Yerevan: Modernism as Armenian identity

With Yerevan’s construction boom coinciding with Armenia’s Soviet history, modernism in this Caucasian capital isn’t just an architectural period but an important part of the country’s cultural identity. Initially grand neoclassical and later severe brutalist, Yerevan’s urban design first signalled the reset of a provincial Ottoman backwater and later conserved the image of the capital city of Russia’s most loyal client state in the post-Soviet Caucasus.

It all began in the mid-1920s with Alexander Tamanyan, the famed Russian-born Armenian architect who created the overall, sun-shaped layout of the modern city of Yerevan. At its core was neoclassicism, similarly favoured by Stalin in the transformation of early Soviet cities, but with an added local flavour that features façades wrapped in the signature red tuff stone and ornate carvings, also seen on medieval churches throughout Armenia.

In Yerevan, the grand Tamanyan urban master plan manages to achieve three things at the same time: it skilfully incorporates the topographical relief of the city, installing its central part in a natural amphitheatre, its overarching theme makes the city’s buildings appear uniform, and its grandiose scale gives the tiny modern-day Armenia an oversized, dignified and truly global capital that is nothing short of fit for a former empire.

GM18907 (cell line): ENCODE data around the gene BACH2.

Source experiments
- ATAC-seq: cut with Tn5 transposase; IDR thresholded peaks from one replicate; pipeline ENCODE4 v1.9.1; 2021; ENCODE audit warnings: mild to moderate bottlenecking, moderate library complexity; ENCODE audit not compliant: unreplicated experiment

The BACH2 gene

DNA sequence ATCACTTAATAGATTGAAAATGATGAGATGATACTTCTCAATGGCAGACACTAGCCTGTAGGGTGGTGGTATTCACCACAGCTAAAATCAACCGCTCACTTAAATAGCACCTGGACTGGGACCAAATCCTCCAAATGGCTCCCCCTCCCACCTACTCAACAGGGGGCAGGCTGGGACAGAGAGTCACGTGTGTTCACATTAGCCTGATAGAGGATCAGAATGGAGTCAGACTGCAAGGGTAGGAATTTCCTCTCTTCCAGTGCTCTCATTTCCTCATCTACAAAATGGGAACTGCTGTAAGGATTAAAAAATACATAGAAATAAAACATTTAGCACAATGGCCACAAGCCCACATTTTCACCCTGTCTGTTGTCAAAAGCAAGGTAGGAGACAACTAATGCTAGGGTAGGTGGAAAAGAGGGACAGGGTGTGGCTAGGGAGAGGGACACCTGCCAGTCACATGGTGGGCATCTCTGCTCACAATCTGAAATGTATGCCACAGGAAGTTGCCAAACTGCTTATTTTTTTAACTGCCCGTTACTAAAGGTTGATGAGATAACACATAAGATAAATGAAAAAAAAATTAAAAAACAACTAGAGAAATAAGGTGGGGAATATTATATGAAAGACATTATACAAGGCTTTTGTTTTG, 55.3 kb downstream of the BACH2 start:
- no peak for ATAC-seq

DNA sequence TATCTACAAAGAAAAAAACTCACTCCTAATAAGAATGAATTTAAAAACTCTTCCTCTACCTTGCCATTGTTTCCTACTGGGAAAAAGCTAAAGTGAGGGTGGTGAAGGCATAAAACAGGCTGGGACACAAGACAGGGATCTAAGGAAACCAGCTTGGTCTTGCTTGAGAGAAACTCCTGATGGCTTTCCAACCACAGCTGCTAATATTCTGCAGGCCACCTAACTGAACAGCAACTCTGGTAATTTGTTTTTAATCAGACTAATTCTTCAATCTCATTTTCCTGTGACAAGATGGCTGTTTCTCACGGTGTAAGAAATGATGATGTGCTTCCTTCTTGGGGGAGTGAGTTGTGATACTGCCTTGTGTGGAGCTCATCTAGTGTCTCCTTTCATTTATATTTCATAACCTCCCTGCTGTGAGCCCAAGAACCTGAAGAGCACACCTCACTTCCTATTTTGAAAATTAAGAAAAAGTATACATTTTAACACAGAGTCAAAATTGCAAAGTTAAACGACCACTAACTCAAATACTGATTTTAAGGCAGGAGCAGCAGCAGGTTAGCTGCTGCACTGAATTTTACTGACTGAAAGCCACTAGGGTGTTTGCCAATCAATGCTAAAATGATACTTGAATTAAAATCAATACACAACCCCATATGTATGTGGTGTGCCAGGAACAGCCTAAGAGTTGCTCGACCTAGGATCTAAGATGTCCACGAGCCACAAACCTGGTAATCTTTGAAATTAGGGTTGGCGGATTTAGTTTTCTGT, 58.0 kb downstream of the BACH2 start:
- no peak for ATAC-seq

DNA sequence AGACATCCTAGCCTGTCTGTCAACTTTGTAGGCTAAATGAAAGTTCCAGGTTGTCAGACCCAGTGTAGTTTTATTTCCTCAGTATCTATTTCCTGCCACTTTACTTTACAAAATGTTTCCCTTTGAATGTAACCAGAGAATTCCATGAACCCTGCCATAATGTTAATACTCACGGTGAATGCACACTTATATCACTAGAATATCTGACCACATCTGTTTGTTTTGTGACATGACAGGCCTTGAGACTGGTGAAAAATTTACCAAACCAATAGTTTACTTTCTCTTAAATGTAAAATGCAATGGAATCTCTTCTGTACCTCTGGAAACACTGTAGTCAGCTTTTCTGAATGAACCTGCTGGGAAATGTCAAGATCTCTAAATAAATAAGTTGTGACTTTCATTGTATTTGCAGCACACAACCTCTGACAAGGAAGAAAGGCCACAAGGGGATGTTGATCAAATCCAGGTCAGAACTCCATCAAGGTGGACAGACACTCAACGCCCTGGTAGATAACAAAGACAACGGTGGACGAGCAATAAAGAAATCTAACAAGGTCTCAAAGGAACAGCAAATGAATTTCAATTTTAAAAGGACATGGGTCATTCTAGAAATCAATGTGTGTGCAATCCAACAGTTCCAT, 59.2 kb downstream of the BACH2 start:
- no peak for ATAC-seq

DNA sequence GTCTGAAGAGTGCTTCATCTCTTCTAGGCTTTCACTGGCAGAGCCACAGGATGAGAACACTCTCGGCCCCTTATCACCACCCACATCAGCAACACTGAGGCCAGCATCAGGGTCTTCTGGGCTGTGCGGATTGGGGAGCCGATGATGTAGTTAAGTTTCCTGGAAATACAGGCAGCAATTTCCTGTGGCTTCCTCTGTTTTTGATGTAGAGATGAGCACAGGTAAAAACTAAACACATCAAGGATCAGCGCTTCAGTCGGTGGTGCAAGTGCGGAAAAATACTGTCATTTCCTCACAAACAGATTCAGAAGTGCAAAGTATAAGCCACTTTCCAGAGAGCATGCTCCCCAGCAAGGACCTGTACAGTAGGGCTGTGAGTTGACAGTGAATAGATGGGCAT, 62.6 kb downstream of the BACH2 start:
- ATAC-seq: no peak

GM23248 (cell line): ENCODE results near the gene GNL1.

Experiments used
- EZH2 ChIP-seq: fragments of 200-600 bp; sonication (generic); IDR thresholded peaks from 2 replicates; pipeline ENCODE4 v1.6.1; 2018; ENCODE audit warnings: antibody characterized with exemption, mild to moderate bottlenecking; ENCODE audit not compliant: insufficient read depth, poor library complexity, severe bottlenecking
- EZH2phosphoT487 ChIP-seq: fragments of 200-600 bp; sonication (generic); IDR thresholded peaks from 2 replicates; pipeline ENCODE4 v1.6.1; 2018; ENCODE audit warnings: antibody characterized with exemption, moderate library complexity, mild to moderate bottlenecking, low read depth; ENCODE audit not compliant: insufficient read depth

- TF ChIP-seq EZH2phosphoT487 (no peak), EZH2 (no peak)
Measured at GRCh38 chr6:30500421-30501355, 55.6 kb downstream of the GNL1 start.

The modernist Yerevan, which in time turned brutalist with the growth of industries and giant residential estates, now also symbolises a rebirth of the nation decimated by the genocide by the latter-day Ottoman Turks. Armenian architects who had once designed foreign masterpieces, including the Ottoman empire’s iconic Dolmabahçe Palace in Constantinople, were in the post-Tamanyan era at last free to build their own monuments.

These include Tamanyan’s awe-inspiring edifices in the Republic Square as well as his circular Opera House, Tiran Terkanyan and Gevork Kochar’s constructivist Moscow Cinema and – my personal favourite – Armen Aghalyan’s National University of Architecture and Construction with its elaborate tracery. It’s to the credit of Tamanyan and his followers that so many new buildings in Yerevan still line their façades in his signature stone.